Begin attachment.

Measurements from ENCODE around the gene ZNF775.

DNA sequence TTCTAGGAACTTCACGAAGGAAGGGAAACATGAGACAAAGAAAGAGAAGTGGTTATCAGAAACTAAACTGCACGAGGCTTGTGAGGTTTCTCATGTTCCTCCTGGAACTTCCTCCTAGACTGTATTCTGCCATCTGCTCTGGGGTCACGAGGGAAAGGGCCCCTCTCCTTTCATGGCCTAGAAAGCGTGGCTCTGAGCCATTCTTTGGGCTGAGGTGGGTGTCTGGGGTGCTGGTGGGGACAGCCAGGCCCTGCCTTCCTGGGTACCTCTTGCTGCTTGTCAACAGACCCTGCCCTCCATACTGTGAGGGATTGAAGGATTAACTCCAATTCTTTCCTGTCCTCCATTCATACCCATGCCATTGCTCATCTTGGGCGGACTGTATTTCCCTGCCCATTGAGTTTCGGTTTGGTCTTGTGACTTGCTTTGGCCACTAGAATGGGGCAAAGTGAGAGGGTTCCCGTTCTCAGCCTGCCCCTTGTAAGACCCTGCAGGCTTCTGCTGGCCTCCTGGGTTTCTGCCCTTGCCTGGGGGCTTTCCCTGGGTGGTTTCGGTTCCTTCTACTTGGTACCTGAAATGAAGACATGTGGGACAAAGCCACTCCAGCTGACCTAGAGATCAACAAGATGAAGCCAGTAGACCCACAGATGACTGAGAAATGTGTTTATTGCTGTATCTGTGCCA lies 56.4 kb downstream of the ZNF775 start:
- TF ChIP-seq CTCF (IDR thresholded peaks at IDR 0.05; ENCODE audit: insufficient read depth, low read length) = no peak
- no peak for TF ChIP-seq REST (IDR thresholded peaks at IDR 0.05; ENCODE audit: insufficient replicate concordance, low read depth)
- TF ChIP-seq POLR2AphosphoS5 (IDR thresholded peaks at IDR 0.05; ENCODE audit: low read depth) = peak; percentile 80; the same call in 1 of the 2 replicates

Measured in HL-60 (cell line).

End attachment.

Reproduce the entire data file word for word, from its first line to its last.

Measurements from ENCODE around the gene ZNF775.

DNA sequence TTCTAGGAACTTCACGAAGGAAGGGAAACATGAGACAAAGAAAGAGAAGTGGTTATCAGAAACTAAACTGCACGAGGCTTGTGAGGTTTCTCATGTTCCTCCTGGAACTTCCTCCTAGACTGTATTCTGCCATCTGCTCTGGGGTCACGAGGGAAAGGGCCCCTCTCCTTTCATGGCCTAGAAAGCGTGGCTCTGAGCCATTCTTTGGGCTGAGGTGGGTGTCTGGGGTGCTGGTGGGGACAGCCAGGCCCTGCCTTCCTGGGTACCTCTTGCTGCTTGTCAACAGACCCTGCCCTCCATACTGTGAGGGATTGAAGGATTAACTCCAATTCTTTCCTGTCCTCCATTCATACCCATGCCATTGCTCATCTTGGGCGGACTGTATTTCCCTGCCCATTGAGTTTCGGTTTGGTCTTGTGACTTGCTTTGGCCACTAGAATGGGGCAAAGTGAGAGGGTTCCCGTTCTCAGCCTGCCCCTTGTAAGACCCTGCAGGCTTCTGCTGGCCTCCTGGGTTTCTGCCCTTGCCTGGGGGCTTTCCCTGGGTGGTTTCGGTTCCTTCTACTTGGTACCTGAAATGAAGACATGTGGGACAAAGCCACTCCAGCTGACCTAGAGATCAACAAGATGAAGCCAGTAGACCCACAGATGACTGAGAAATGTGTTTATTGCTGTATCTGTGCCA lies 56.4 kb downstream of the ZNF775 start:
- TF ChIP-seq CTCF (IDR thresholded peaks at IDR 0.05; ENCODE audit: insufficient read depth, low read length) = no peak
- no peak for TF ChIP-seq REST (IDR thresholded peaks at IDR 0.05; ENCODE audit: insufficient replicate concordance, low read depth)
- TF ChIP-seq POLR2AphosphoS5 (IDR thresholded peaks at IDR 0.05; ENCODE audit: low read depth) = peak; percentile 80; the same call in 1 of the 2 replicates

Measured in HL-60 (cell line).